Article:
out in it is punishable by a fine ranging from €1000.00 to
€44,891.81.

Non-compliance with the requirements of the RJPDI constitutes an
administrative offence, punishable with a fine of between €
1000.00 and € 250,000.

3. IMPACT ON THE ACTIVITY OF THE PHARMACEUTICAL INDUSTRY

Considering the extensive regulatory framework applicable to
companies in the pharmaceutical industry, many already have
internal regulations aimed at preventing the occurrence of
situations that may potentially correspond to illegal acts covered
by the legal framework now in force.

Transparency in the relationships within the pharmaceutical
industry has been one of the most regulated aspects of the sector
and this contributes to minimising the occurrence of situations
that may correspond to illegal acts of corruption.

A implementação de um canal de denúncias
passou a ser obrigatória a partir do dia 18 de junho de
2022.

Where internal instruments on transparency and the
prevention of corruption already exist, it is important to ensure
that these instruments are adapted to the requirements of the new
legal framework.

Nevertheless, where internal instruments on transparency and the
prevention of corruption already exist, it is important to ensure
that these instruments are adapted to the requirements of the new
legal framework.

The Codes of Conduct and Ethics of the pharmaceutical industry
business associations (for example, at national level, the Codes of
APIFARMA, APORMED, or at international level, those of the EFPIA or
MedTech) already contain extensive regulations on the transparency
of the pharmaceutical industry’s relationships. These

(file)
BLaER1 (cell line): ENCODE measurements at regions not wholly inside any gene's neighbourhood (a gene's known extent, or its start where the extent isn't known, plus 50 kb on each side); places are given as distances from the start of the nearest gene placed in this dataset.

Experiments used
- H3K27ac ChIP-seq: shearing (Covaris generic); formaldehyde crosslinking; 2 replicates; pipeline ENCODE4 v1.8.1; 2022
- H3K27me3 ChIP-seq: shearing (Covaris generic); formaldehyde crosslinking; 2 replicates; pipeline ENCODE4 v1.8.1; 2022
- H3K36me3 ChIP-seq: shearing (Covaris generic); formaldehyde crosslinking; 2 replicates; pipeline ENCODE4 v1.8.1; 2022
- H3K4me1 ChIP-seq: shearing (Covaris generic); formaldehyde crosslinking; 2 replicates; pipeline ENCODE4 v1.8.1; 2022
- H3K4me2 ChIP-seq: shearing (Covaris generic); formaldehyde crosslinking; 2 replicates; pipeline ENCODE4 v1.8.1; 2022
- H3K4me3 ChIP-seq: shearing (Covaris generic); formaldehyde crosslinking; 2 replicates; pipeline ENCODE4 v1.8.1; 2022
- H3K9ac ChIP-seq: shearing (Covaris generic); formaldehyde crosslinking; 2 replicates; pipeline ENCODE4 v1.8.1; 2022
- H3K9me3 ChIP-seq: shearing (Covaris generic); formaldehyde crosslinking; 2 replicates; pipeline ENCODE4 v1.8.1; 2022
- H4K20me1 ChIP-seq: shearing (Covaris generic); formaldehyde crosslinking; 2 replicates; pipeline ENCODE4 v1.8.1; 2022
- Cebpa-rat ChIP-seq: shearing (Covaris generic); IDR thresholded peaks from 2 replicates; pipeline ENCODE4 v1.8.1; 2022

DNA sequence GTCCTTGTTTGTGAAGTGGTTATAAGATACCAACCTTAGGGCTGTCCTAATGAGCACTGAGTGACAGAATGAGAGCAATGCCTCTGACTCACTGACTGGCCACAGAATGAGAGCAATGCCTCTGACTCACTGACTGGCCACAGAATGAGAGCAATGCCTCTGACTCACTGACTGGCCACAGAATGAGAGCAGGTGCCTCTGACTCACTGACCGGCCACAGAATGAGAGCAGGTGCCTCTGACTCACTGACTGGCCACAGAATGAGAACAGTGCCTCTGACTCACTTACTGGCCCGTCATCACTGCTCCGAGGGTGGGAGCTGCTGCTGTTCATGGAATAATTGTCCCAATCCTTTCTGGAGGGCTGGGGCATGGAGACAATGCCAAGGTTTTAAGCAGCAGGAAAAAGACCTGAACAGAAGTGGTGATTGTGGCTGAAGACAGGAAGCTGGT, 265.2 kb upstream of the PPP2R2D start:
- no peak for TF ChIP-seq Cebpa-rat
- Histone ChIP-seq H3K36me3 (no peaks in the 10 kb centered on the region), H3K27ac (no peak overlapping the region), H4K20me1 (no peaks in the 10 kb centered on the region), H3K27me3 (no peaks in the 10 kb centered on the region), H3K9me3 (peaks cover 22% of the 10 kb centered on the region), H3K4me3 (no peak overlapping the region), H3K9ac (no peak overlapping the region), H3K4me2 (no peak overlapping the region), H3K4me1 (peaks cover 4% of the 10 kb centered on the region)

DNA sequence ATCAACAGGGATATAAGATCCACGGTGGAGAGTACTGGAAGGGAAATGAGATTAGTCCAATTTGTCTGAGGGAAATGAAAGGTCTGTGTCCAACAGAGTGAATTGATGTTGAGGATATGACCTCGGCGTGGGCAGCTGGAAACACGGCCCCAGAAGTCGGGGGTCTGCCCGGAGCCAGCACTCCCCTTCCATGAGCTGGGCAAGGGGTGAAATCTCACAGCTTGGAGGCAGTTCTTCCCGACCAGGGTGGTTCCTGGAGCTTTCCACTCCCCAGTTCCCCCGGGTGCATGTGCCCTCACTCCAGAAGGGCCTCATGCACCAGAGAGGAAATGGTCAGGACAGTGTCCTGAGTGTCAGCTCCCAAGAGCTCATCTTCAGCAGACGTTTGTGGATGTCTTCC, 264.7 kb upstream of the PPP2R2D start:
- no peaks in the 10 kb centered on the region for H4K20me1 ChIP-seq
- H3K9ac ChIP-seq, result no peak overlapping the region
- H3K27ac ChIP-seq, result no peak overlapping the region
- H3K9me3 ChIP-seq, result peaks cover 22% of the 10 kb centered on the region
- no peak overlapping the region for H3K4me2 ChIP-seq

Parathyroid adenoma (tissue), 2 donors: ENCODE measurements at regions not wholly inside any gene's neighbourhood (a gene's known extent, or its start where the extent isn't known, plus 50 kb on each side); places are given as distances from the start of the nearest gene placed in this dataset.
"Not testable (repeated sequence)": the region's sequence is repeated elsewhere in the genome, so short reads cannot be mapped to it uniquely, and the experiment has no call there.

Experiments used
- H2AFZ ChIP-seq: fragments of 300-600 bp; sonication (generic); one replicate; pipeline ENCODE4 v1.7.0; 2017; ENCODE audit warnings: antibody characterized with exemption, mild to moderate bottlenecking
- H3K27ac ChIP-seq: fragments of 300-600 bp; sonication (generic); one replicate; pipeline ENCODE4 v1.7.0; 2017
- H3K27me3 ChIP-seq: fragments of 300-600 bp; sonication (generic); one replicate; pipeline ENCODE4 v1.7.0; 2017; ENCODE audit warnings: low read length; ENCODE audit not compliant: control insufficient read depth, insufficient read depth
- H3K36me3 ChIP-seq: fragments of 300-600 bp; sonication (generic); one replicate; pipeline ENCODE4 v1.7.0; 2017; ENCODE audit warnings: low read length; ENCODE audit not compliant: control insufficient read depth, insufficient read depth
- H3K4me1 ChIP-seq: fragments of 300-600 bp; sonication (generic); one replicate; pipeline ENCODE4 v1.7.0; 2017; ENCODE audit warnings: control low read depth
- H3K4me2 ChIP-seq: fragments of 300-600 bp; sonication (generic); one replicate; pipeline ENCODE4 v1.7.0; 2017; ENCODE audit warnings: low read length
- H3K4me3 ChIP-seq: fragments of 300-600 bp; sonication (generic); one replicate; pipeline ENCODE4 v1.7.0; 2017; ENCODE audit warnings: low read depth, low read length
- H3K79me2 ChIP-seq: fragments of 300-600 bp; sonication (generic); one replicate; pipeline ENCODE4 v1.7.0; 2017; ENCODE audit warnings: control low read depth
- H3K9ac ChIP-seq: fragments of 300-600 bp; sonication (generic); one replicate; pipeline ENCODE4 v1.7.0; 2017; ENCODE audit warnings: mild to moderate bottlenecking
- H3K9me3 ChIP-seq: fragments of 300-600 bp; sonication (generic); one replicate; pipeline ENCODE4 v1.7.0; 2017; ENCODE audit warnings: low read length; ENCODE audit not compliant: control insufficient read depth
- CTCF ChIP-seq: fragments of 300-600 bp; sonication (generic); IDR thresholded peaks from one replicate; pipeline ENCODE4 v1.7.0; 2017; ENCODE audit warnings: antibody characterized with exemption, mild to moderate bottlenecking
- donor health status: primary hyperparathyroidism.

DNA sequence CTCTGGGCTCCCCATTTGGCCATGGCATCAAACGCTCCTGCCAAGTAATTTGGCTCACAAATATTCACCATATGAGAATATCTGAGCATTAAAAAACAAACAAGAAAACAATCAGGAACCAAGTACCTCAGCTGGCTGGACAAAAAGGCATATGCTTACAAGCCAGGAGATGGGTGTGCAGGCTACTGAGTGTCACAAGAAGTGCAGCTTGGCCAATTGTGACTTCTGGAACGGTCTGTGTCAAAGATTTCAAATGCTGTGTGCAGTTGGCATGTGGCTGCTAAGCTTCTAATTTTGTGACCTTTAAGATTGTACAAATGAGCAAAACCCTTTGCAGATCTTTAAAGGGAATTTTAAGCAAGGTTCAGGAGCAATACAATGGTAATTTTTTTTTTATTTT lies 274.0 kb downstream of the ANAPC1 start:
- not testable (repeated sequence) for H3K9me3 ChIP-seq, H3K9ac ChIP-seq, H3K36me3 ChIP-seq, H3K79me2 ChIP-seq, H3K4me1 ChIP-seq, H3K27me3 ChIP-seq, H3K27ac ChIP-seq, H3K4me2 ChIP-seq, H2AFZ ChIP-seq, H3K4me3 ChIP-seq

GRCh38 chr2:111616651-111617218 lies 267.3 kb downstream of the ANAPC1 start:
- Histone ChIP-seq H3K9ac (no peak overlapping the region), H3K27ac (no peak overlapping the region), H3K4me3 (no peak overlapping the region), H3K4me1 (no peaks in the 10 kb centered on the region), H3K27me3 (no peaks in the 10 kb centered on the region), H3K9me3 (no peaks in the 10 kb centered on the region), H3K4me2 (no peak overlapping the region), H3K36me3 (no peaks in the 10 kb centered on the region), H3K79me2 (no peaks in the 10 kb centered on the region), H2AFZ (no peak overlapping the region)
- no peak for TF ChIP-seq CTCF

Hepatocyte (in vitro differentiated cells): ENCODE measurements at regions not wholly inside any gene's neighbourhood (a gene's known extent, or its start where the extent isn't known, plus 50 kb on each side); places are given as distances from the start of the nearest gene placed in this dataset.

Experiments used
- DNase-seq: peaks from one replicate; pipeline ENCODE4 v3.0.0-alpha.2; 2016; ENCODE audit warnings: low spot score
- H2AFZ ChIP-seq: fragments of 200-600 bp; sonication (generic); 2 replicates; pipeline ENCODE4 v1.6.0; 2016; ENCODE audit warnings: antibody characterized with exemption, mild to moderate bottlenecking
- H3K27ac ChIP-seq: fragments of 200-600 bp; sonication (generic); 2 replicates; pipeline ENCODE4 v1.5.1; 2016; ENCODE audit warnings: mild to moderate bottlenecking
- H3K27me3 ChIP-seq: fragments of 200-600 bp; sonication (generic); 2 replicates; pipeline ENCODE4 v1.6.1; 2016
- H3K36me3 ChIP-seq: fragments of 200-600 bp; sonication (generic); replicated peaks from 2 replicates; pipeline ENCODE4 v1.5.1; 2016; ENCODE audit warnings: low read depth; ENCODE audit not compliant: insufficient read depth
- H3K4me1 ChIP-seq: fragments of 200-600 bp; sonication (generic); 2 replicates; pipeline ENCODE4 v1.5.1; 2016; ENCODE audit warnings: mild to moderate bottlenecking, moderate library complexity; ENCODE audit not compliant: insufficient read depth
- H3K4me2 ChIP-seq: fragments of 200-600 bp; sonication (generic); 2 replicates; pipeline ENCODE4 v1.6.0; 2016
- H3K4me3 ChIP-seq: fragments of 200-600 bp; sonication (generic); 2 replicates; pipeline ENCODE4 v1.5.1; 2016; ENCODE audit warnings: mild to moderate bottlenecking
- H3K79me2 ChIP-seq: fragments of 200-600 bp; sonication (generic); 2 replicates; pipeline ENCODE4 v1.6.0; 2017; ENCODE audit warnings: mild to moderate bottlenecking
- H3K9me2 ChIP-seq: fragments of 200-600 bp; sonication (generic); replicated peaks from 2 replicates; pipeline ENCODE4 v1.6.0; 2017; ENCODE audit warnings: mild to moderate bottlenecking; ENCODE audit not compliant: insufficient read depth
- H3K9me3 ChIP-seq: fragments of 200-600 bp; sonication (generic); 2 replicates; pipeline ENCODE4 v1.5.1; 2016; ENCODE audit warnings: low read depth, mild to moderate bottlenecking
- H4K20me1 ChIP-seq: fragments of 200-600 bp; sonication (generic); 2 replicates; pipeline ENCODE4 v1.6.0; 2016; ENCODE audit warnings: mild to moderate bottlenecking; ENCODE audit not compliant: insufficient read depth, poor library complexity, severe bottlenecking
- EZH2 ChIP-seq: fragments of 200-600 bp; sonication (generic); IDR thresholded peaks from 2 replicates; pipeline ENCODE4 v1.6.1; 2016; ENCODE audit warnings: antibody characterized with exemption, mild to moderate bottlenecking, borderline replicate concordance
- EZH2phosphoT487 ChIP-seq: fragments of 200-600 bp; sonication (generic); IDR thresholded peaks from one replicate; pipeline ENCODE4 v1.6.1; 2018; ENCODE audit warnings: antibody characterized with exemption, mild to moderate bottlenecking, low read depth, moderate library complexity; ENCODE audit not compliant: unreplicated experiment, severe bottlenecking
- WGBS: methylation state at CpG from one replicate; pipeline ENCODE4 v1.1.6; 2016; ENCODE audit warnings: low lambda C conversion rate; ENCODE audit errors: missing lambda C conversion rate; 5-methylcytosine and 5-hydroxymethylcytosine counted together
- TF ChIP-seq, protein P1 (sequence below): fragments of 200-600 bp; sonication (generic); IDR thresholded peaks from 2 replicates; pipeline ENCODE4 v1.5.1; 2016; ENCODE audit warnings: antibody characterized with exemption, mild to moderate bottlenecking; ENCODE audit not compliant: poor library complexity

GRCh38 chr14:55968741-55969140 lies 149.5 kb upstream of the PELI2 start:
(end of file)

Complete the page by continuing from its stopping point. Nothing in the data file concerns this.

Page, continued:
regulations are in line with the national and European system of
penalties in these matters and many of the pharmaceutical industry
companies’ internal transparency instruments are based on these
codes. However, the RGPC requires companies to go further in the
range of measures they have to put into place. It requires them to
implement the preventive measures defined in the RGPC in accordance
with the requirements set out there.

One should also bear in mind that the national penalty arrangements
applicable to the pharmaceutical industry are primarily of the
nature of administrative offences, even though certain offences
with criminal relevance are subject to penalties at this level.
Bearing this in mind, there is a need to review the internal
instruments of companies to ensure not only the mention of criminal
offences of corruption and related offences as provided for in the
Criminal Code in those instruments, as required by the RGPC, but
also the inclusion of the remaining measures and requirements
specifically defined by the RGPC.

A further important point regarding the impact of the RGPC on
public tenders is the need to submit a plan for the prevention of
corruption and related offences by the contractor in cases where
the value of the contract to be entered into makes it subject to
prior supervision by the Court of Auditors, unless it is a natural
person or a micro, small or medium-sized enterprise, certified as
such under the terms of the law.

The content of this article is intended to provide a general
guide to the subject matter. Specialist advice should be sought
about your specific circumstances.